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The Bulldozer in the Countryside: Suburban Sprawl and the Rise of American Environmentalism
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The Bulldozer in the Countryside: Suburban Sprawl and the Rise of American Environmentalism

3.65 of 5 stars 3.65  ·  rating details  ·  115 ratings  ·  5 reviews
The Bulldozer in the Countryside is the first scholarly history of efforts to reduce the environmental costs of suburban development in the United States. The book offers a new account of two of the most important historical events in the period since World War II--the mass migration to the suburbs and the rise of the environmental movement. This work offers a valuable his ...more
Hardcover, 332 pages
Published April 16th 2001 by Cambridge University Press (first published January 1st 2001)
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The book paints capitalism as the problem and government as the solution. Tucked away on page 190 he briefly mentions that many of the problems created by sprawl were originally government solutions. Keynesian economics do not work! It only perpetuates the problem until the only way anyone can do anything is with government help (loans/grants/regulations).
A dense, informative, extensively footnoted history of the relationship between post-WWII suburbanization and the American environmental movement. Beginning with the return of the GIs from the war, and the huge demand for housing they put on an already undersupplied market, the book details almost three decades' worth of conflict between an American population expanding faster than its ability to plan its growth and the physical environment their expansion inevitably brought them up against.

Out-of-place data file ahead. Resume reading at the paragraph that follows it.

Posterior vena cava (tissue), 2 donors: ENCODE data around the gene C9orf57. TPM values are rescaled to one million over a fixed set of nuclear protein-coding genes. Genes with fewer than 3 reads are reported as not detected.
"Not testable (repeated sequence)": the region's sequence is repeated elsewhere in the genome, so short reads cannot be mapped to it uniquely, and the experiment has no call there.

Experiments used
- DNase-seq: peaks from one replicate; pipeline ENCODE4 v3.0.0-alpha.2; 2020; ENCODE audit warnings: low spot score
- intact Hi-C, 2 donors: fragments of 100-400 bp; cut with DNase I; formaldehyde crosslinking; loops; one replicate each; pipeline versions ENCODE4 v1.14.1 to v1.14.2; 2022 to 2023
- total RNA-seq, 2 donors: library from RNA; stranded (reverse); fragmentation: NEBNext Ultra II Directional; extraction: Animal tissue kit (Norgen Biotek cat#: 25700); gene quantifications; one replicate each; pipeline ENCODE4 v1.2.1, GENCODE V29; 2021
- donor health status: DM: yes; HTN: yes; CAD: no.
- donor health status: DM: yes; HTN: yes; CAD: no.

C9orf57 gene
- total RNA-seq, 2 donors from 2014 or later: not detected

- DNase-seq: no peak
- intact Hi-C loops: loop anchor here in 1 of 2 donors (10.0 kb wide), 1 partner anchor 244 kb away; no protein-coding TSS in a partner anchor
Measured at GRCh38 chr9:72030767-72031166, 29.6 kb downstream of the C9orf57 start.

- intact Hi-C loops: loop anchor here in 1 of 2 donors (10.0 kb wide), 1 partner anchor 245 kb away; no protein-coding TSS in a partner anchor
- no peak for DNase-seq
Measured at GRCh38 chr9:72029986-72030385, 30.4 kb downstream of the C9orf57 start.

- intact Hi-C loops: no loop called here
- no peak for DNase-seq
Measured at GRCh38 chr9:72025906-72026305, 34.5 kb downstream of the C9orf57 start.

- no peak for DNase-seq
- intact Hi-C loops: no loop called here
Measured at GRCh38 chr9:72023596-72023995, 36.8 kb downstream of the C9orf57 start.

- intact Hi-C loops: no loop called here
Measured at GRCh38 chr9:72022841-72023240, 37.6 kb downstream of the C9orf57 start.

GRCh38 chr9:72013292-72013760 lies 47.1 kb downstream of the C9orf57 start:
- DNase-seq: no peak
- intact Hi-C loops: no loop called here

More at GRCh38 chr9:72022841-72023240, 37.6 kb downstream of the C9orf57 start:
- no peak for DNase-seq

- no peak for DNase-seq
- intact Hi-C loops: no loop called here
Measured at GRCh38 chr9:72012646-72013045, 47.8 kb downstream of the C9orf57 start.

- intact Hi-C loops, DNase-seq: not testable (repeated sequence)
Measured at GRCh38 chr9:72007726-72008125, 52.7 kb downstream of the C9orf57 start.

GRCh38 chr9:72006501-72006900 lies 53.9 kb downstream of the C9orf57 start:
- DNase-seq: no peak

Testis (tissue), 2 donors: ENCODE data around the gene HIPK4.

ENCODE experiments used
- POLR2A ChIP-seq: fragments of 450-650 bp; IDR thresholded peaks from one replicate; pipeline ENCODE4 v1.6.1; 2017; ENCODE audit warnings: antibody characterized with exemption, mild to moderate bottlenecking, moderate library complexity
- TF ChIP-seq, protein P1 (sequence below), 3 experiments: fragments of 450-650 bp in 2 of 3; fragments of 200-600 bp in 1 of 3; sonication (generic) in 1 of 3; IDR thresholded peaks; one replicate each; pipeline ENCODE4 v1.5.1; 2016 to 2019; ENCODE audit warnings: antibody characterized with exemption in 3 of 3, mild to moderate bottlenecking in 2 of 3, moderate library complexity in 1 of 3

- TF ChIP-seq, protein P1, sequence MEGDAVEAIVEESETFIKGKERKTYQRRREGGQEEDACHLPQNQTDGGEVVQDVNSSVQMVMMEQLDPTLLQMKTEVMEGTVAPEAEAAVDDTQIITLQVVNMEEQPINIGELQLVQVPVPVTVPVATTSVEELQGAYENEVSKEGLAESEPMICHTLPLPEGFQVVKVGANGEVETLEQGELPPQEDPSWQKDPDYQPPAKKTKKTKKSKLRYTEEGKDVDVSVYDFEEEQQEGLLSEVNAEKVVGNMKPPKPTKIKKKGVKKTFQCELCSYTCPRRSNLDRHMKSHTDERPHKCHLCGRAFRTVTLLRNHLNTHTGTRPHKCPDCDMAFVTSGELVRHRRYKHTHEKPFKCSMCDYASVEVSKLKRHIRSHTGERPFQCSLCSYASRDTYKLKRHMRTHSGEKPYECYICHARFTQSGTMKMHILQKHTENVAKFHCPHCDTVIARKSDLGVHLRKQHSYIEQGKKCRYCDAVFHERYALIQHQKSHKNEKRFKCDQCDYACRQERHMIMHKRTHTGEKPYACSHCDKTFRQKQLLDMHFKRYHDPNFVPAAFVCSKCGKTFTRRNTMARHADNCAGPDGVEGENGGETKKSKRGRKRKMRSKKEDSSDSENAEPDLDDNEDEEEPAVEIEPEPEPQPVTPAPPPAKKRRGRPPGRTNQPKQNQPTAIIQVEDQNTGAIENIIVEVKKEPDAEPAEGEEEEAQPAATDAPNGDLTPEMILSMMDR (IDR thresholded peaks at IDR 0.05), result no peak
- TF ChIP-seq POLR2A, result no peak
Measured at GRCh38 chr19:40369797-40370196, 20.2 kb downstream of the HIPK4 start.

Adam Rome’s recent work The Bulldozer in the Countryside chronicles the rise of modern American Environmentalism in strict correlation with the advent of urban and suburban sprawl. In doing so, he does what many environmental theorists address only in the abstract or outright ignore: the strict connection between economics and environmentalism. The end result is an easy to read, well organized and compelling compendium of the late 20th century’s environmental movement that is grounded not in uto ...more
Mathew Powers
By and large, I liked this book and think it does well to explain the connections between the housing industry and the overall culture of the US, notably the change from Progressive Era type conservationism to war-time conservationism, to the environmental movements. As well, the history of the housing market, air conditioning, ecology, and other factors are all good.

However, there were factors that were not discussed, such as the blight and gentrification of urban cities that helped push people
Michelle Enfield
An amazing and accessible look at the rise of environmentalism in the United States.
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